A consumer wrote to Northeast CONTACT recently, saying she was concerned about a series of offers to extend some of her magazine subscriptions.
What tripped her radar was a discrepancy in expiration dates; one notice said a certain magazine subscription ended in September, another indicated November. Return envelopes for two magazines both were addressed to the same post office box in Texas.
We can’t say with certainty that either offer was bogus. All we can say is that anyone who is asked to renew well before an expiration date should examine the offer closely.
ConsumerAffairs.com has warned subscribers about phony renewal schemes. The perpetrators use materials that look real, but the ridiculously low prices are a tipoff that they’re often schemes to separate people from their money.
The fakers operate under so many names that finding and stopping them usually is a challenge.
In March 2015 the attorneys general of New York, Minnesota, Missouri, Oregon and Texas sued a network of companies claiming to offer “one of the lowest available rates.” Prosecutors contended the actual charges were about twice those of legitimate subscriptions.
Why do some companies offer below-cost rates?
Simply because they want your credit card number so they can run up charges you haven’t authorized. You lose your money and don’t get your renewal.
In May of this year, the Federal Trade Commission filed a complaint against several individuals and companies that it said were deceiving consumers. The companies allegedly sent renewal notices for some 375 newspapers — none of which had consented — to people claiming to offer bargain rates on subscriptions.
In fact, the FTC found that those prices were a lot higher than regular rates. The agency is trying to get at least partial refunds for affected consumers.
Newsmagazine The Nation published the names of two dozen companies that it said were making unauthorized subscription offers. Read the list at thenation.com/renewalscam.
The magazine industry has long opposed efforts to change what it calls “advance consent,” under which subscriptions can be automatically extended unless the subscriber opts out. This is what the FTC calls a “negative option.” The agency looked at strengthening its longstanding rule on negative option but decided two years ago to leave it as is.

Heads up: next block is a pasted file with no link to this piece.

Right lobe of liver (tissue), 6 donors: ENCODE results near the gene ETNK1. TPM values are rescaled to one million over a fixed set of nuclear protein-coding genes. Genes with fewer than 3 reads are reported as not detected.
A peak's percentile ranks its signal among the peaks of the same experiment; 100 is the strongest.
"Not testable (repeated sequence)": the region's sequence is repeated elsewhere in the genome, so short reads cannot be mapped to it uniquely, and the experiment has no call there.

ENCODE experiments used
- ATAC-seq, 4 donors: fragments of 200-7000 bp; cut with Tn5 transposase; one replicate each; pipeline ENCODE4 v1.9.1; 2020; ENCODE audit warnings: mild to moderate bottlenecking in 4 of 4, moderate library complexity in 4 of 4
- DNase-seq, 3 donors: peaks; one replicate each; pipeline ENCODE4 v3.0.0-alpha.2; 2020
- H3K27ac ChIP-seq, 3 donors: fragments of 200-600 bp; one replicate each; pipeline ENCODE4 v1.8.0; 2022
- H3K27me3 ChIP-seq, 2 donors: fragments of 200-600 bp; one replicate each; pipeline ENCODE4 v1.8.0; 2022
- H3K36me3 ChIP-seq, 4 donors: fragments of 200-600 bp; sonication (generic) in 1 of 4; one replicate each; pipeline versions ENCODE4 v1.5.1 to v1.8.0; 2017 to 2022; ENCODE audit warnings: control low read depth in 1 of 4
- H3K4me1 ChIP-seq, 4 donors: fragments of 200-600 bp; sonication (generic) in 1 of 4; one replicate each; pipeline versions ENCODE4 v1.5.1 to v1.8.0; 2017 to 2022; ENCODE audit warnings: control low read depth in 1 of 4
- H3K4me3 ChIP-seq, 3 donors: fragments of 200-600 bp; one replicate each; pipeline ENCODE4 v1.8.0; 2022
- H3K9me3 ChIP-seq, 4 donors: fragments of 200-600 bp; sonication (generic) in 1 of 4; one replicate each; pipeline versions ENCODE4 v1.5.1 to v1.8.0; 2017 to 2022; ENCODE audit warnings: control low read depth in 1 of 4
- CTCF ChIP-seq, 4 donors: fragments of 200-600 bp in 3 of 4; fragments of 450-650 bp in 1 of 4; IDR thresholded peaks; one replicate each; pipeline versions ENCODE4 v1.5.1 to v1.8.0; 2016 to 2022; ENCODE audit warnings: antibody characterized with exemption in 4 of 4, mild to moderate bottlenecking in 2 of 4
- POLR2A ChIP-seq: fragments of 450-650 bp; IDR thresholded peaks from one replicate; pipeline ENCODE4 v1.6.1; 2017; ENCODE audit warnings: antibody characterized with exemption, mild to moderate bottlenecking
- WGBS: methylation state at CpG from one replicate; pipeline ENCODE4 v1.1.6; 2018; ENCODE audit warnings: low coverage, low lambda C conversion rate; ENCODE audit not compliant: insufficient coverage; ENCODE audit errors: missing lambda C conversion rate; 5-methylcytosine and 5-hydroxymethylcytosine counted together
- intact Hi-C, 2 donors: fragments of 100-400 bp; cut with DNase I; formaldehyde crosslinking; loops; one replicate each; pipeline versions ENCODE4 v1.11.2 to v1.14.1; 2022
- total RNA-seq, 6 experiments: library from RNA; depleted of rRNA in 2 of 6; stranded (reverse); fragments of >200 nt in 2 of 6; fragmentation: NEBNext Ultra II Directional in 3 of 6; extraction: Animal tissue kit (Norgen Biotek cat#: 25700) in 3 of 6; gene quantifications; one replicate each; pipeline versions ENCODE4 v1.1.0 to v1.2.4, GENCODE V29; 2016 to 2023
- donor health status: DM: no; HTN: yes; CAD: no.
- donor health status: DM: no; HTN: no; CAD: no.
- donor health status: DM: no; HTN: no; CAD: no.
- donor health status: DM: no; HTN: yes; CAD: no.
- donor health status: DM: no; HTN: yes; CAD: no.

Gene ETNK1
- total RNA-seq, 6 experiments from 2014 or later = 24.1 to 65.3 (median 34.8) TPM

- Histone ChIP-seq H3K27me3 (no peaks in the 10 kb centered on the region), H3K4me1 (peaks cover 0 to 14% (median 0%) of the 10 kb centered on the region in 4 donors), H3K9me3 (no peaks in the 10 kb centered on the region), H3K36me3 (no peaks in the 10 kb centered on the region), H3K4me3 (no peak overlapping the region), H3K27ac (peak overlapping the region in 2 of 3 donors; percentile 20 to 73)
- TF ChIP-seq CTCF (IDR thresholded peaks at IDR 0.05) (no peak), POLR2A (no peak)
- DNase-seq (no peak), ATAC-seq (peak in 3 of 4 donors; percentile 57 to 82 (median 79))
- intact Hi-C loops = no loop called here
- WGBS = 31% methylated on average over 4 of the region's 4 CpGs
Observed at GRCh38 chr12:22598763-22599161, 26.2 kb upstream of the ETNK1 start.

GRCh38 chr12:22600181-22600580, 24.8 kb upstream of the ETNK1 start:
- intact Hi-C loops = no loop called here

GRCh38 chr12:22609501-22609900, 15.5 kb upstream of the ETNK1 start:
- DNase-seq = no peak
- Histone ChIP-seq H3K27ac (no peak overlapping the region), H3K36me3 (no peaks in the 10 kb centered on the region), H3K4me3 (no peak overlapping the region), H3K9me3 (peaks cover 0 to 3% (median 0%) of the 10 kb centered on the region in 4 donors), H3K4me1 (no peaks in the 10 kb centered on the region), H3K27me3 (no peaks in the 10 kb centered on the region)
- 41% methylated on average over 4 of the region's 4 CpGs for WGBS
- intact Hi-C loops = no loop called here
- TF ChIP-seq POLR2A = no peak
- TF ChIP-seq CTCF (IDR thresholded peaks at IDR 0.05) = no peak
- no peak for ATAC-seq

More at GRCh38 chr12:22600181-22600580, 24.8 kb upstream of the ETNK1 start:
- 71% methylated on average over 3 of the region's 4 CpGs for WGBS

In doing so, the FTC signaled it wants the industry to police itself. You can read the guidelines that one trade group advises its members to follow at auditedmedia.com/resources/bylaws-and-rules/chapter-f-consumer-magazines/article-8.
Renewal services are good, bad and in-between. Some may offer real deals, while others say you’ll save while you’ll actually pay more. Bottom line with most of them is this: You’ll probably get your magazine, but be ready for any “introductory offers” never to return again.
Many consumers are abandoning print subscriptions and reading magazines online, a free service of MARVEL! a statewide service on any Maine computer. Bangor Public Library patrons can use Flipster to read magazines on all their devices.
Consumer Forum is a collaboration of the Bangor Daily News and Northeast CONTACT, Maine’s all-volunteer, nonprofit consumer organization. For assistance with consumer-related issues, including consumer fraud and identity theft, or for information, write Consumer Forum, P.O. Box 486, Brewer, ME 04412, visit http://necontact.wordpress.com or email firstname.lastname@example.org.